Focus on Strategy to Focus on Results

Project management is a the art of execution – it is taking a problem and an idea for improvement and moving that idea from hypothetical to actual.  When working with certain people, a project manager may discover a wealth of ideas that sounds excellent as described, but do not necessarily meet current business needs or comply with business strategy.  Even more frequently, there may be a page-long list of project ideas but a finite amount of resources with which to implement.  In order to maximize stakeholder return, the project manager must focus on the business strategy throughout a project lifecycle in order to properly frame discussions about project results.

Business strategy tells an organization what they want to accomplish.  Project managing is how it will be accomplished.  Frequently, the ‘what’ is glossed over in order to spend more time discussing the ‘how’.  Project managers must be careful to identify when this is occurring – both in support and in opposition to potential projects.  Not only will a project manager encounter people who tout idea after idea with no discussion of constraints, they will also encounter people who immediately downplay the possibility of idea because they are unable to immediately determine a method by which to implement.  Both of these approaches should be avoided.


“Without strategy, execution is aimless.  Without execution, strategy is aimless.”

– Morris Chang, CEO of Taiwan Semiconductor Manufacturing Company


In order to remain focused on business strategy, the project manager should be clear about the purpose behind a discussion.  When the objective is idea generation, state this clearly to the team members – informing them that all ideas are on the table and that time will not be spent determining the ‘how’ during a particular session.  This is promote creativity among participants.  Prior to these discussion, clearly lay out the strategic objectives that a project is intending to address.  Refer back to these frequently in order to guide conversation.

During project execution, reference the business strategy frequently.  During the planning phase, identify not only the project success metrics, but also the strategic objective that each success metrics will support.  Provide quantifiable data whenever possible.  If results are not supporting strategy, then the project will eventually be scrapped some something else that does.  By focusing on strategy, the project manager can ensure that project’s are appropriate to an organization’s needs.

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Change Management for the Project Manager – Building Acceptance

In my previous post, “Change Management for the Project Manager – Know Your Audience,” I examined the need to determine the general change management requirements for each specific project.  Identification is only the first step, however. While it is certainly vital to change management success, the actual actions taken to promote change management will be what creates a lasting affect and determines the final result. End users need to accept the project in order to maximize its long-term likelihood of success.  Here are several suggestions to assist with the change management implementation.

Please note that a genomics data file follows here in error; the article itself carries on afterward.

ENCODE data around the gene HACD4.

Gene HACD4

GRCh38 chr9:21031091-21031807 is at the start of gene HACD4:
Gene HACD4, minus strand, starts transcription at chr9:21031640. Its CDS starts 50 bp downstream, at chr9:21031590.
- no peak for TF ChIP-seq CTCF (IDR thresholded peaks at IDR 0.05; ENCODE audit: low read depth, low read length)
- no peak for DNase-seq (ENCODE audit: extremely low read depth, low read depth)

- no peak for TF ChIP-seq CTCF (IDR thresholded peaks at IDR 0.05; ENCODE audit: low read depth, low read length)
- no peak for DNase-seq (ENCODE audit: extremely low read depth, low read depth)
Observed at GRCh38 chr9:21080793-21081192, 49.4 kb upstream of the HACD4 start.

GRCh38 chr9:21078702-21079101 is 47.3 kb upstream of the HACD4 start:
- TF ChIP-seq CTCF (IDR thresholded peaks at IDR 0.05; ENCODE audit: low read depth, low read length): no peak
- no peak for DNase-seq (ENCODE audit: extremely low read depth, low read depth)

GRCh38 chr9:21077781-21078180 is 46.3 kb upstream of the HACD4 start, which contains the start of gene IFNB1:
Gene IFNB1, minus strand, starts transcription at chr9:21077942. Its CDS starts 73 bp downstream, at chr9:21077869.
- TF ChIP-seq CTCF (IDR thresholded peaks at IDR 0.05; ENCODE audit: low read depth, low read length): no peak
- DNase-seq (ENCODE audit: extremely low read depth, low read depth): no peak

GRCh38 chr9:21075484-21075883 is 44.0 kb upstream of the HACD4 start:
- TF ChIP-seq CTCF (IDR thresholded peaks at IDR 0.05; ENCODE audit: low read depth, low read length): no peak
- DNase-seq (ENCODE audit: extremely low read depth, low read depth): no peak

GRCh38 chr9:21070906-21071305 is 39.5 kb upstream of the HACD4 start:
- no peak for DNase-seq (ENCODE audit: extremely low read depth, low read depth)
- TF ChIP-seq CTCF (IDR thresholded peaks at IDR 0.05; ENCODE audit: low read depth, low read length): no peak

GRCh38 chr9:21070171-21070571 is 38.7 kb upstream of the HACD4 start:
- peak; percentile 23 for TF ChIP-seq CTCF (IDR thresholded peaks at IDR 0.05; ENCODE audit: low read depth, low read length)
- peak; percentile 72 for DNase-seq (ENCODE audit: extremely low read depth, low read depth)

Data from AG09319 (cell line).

Develop a Strategy

Depending on the level of push-back anticipated based on the initial evaluation, the change management strategy may be very broad – inclusive of the major events or deliverables that will promote change – or incredibly detailed – down to the level of specific phrasing for individual conversations.  I recently sat in on several one-on-one meetings in which staff members were being informed of significant changes to their daily work lives.  One of the project team members was speaking in terminology that I recognized would be confusing to the listener.  The new changes were already expected to be poorly received by the staff members, and the incorrect verbiage only added to their confusion – and therefore hostility toward the project.  It was necessary for me to mention to the team member mid-meeting that the terminology needed to be changed in order to avoid confusion.   The greater the anticipated level of hostility and lack of acceptance towards change, the more specific the change management planning must become.

Listen to the End Users

A major reason that end user may be hostile toward project changes is that they do not understanding the reasoning behind the changes.  Organizations may do a poor job of communicating this information to users.  The situation is frequently compounded by the “just do your job” attitude – specifically, managers or senior management who believe that it is an employees responsibility to do what they are told by their superiors and if they are unhappy with that they should seek another job.  While this attitude does have a strong element of personal responsibility, approaching change from this perspective can be problematic.  Often, employees just want to understand the reasoning behind decisions.  Sadly, this information is not always shared, and is less likely to work its way down multiple levels of organizational hierarchy.


“Established systems are inherently hostile to change. – Newt Gingrich”


When dealing with future users who are hostile towards the future changes, listen attentively to their concerns.  Part of project planning should include addressing these concerns to the extent possible.  When a specific concern cannot be addressed, be open about that with the end user.  Perhaps the user does not view the project as an improvement, either in part or its entirety.  In the absence of hard data, acknowledge that the project may prove to be inferior to the existing system, but that the project team is working hard to do everything possible so that is not the case.

Be Honest

End users love the opportunity to provide suggestions and feedback and project ideas, goals, and designs.  It is wise for project managers to include them in the planning process.  Some projects, however, may be implemented at the direction of senior management or due to some external forces that require change.  In this situations, it is insincere to illicit thoughts from end users in a manner that suggests those thoughts may have some impact on the project outcome.  Whenever there is a “do this because we say so” situation, it is better to be honest about it with users.  The bad reception for this information will pale in comparison to the reception after the user has had reason to believe the change is not a foregone conclusion.